Saturday, November 14, 2020

Herotalk Interviews by John Crosby (JC2.0): #9 MRasheed

Fellow member of the Museum of Black Superheroes Herotalk message boards, JC2.0 interviewed several of us in a popular series. He posted the interviews in one of the forums though they are sadly gone, unless he kept them in his own file archives. I happened to keep the copy I made to duplicate here. This interview with me was published back in 31 Dec 2009.

Very respectfully,

M. Rasheed
Cartoonist | Socio-Political Commentator | Graphic Novel Serialist 
Second Sight Graphix


JC2.0: Back again! Some people think that in cranking out quantity you sacrifice quality. MRasheed disproves that saying seemingly with great ease not only bringing us Monsters 101 but also a wide array of eclectic material, some of which is crawling into animation. This is an interview that will definitely let the art speak for itself.

JC2.0:  1.) When did you first get into comics as a reader and what titles/artists/writers did you gravitate to at first?

M. Rasheed: When I was a pre-teen, I would very rarely get my hands on a comic book. Although I loved them …was absolutely fascinated by them… I didn’t receive a regular allowance or anything, and just plain didn’t have personal comic book spending funds. I would get them every now and again as a present from an obscure relative, or if I just happened to be out with my parents and saw one in a store and BEGGED to have it. By the time I was sixteen I had a total of maybe twenty comics or something. Up to that point I didn’t have the luxury of only getting what I liked (I didn’t know what I liked) and my mini-collection was a wide-ranging eclectic mish-mash of titles.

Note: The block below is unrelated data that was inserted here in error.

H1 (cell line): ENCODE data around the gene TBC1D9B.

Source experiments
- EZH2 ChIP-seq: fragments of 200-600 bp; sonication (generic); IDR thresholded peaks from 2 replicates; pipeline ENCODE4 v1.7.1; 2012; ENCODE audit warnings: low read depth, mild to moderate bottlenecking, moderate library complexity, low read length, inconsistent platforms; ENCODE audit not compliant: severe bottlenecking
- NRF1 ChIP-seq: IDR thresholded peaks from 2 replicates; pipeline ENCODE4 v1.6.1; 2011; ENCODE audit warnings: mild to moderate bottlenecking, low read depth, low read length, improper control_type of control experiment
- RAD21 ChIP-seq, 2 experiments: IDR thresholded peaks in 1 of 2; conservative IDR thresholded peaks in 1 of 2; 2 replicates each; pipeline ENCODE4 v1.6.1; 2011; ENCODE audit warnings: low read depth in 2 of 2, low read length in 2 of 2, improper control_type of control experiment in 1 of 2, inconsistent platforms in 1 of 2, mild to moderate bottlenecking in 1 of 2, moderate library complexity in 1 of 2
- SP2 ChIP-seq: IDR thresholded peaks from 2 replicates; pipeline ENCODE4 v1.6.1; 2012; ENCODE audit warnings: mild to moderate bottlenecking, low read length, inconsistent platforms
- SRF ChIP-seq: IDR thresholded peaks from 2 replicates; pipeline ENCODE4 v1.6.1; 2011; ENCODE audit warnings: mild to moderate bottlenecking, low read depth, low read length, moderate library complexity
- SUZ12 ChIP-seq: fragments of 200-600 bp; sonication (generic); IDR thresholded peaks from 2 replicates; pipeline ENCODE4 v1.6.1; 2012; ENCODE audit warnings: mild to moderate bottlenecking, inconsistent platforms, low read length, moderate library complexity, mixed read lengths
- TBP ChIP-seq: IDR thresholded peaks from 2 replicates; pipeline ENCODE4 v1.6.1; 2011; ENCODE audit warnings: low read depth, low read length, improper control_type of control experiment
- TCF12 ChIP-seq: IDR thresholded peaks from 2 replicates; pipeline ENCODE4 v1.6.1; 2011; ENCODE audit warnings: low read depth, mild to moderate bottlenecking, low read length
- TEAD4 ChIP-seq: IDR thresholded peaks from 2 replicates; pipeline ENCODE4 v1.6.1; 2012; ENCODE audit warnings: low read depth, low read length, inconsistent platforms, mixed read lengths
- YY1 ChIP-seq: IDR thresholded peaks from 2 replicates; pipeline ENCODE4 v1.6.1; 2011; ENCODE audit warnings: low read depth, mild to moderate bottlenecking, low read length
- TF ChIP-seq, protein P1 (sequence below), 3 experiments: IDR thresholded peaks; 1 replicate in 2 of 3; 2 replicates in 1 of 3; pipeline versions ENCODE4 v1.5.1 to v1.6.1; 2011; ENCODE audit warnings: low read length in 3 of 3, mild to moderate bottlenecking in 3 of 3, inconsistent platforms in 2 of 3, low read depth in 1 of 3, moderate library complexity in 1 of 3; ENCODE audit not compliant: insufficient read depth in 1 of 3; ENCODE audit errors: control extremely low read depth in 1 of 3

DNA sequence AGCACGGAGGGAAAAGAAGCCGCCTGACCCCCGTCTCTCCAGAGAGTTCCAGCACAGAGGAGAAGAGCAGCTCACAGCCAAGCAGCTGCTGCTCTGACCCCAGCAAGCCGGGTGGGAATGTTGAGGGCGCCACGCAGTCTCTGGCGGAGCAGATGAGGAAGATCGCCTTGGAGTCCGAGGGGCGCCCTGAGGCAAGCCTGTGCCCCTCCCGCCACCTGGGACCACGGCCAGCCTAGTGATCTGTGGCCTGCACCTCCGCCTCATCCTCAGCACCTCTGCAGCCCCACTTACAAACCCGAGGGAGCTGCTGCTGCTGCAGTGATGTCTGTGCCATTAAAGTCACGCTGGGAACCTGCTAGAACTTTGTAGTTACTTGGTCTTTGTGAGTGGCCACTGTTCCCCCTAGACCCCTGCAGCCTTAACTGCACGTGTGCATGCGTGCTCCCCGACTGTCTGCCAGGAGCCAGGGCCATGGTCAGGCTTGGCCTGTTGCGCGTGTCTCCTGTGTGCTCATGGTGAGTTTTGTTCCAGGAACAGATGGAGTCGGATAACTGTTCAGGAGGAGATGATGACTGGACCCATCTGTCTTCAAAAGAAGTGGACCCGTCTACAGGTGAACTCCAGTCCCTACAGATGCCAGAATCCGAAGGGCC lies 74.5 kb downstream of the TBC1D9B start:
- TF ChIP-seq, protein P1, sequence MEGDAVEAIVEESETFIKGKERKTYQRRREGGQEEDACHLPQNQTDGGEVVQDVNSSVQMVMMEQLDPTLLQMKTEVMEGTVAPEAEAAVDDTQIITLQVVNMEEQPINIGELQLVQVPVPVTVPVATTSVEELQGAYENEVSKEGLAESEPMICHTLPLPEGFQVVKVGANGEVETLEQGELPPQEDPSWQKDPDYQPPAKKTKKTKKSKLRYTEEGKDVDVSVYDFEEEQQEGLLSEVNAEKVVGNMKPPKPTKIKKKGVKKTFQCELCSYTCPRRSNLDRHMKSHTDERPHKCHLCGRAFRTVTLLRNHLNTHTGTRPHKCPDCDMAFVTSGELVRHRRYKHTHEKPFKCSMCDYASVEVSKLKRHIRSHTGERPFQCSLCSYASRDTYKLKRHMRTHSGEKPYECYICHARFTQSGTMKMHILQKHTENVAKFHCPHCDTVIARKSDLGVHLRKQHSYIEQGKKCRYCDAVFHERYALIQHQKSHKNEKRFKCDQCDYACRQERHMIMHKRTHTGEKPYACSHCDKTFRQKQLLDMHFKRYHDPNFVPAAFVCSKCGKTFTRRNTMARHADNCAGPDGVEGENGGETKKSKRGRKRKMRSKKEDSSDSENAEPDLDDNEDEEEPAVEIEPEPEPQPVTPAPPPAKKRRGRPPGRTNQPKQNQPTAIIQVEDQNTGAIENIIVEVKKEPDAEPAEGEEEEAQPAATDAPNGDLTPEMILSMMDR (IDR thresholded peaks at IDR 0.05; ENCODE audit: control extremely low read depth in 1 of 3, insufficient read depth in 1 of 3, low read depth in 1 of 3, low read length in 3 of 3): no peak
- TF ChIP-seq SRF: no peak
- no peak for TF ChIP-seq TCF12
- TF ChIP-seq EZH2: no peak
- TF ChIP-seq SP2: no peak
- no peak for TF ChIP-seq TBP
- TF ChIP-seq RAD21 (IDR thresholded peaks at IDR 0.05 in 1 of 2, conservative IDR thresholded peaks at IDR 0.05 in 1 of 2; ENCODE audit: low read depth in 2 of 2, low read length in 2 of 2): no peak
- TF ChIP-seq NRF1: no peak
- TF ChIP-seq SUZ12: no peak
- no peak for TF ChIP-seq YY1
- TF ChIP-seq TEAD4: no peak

Then one day, the family of a first cousin of my mom’s moved out of their Detroit home and my parents received ownership of the property. The cousin’s oldest son had been in the military and was an avid collector of Marvel comics, having stored hundreds of various titles in boxes under the floor boards in his room. My parents, with little qualms or fanfare, turned this treasure over to my brother and me, much to our delight. I spent the next several weeks reading the who’s who of The Best of Marvel Comics… tales like the Dark Phoenix saga, Frank Miller’s first Daredevil run, the Mantlo/Buscema years of The Incredible Hulk, etc., and just like that, my little world had changed: I was officially a comic book fan. The Incredible Hulk and Daredevil were my personal favorites, the one for the art and the latter for the writing/timing.

JC2.0:  2.) What were your influences initially outside of the comics medium and did they predate your exposure to comics?

M. Rasheed: My first artistic influences were television cartoons, and in fact, any and all of them that involved super powers/super beings in some way. That was probably why I had always been fascinated by comics, rare though they were at the time, because I knew that’s where those great TV shows came from. My earliest memories of drawing involved my peewee interpretations of Underdog, Mighty Mouse, Super Grover, The Amazing Spider-man, Mighty Man & Yukk, Plastic-man, The Great Grape Ape, Hong Kong Phooey, Fang Face, The Mighty Heroes, The Kids Super-Power Hour with SHAZAM!, Thundarr the Barbarian, The Herculoids, etc.

JC2.0: 3.) When did you get into creating and who are your influences?